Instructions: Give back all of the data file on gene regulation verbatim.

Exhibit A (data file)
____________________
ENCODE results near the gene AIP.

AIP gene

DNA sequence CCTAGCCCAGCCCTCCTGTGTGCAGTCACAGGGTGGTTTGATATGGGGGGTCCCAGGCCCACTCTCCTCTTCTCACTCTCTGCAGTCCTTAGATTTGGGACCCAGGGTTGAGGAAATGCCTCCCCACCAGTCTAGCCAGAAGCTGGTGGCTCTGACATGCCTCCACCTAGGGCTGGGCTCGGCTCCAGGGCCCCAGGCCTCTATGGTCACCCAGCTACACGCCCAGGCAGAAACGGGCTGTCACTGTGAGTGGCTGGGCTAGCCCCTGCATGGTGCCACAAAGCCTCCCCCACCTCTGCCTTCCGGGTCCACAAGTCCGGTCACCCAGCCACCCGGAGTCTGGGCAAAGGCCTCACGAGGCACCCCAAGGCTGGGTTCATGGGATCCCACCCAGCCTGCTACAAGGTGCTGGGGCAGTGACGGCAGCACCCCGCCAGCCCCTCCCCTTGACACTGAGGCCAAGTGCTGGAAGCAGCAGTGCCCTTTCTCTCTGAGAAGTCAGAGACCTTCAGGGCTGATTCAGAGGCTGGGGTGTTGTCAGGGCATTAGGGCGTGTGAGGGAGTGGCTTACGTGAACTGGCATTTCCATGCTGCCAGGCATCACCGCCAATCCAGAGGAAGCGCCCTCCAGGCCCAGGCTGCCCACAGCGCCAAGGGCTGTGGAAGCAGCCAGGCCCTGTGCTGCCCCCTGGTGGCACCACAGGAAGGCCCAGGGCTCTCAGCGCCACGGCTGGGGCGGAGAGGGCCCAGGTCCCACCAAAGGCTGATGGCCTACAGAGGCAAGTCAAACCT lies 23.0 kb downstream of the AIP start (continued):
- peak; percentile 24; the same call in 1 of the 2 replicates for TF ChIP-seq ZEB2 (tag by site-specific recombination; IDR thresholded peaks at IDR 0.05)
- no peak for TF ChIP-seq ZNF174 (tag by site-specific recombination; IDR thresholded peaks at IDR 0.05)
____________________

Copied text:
ENCODE results near the gene AIP.

AIP gene

DNA sequence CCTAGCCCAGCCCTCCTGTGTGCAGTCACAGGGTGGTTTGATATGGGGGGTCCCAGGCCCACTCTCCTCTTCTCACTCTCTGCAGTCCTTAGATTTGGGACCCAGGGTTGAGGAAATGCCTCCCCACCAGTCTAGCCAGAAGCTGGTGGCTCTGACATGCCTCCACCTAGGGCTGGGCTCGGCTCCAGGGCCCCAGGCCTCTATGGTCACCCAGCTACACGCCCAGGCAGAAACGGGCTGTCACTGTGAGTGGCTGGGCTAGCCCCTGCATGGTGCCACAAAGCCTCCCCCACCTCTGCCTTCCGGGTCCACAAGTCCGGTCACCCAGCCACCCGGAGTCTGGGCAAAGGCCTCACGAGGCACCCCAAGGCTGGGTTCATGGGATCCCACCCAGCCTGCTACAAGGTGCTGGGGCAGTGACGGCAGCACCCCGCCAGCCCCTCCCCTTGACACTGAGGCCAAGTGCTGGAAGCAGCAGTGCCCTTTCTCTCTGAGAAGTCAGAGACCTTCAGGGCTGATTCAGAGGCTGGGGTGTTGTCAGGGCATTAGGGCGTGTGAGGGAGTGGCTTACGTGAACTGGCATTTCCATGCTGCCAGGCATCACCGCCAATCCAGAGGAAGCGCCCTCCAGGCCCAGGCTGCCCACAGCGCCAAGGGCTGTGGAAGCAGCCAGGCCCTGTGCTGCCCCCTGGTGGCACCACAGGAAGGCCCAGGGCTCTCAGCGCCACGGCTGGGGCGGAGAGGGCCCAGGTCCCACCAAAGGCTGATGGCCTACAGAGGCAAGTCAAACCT lies 23.0 kb downstream of the AIP start (continued):
- peak; percentile 24; the same call in 1 of the 2 replicates for TF ChIP-seq ZEB2 (tag by site-specific recombination; IDR thresholded peaks at IDR 0.05)
- no peak for TF ChIP-seq ZNF174 (tag by site-specific recombination; IDR thresholded peaks at IDR 0.05)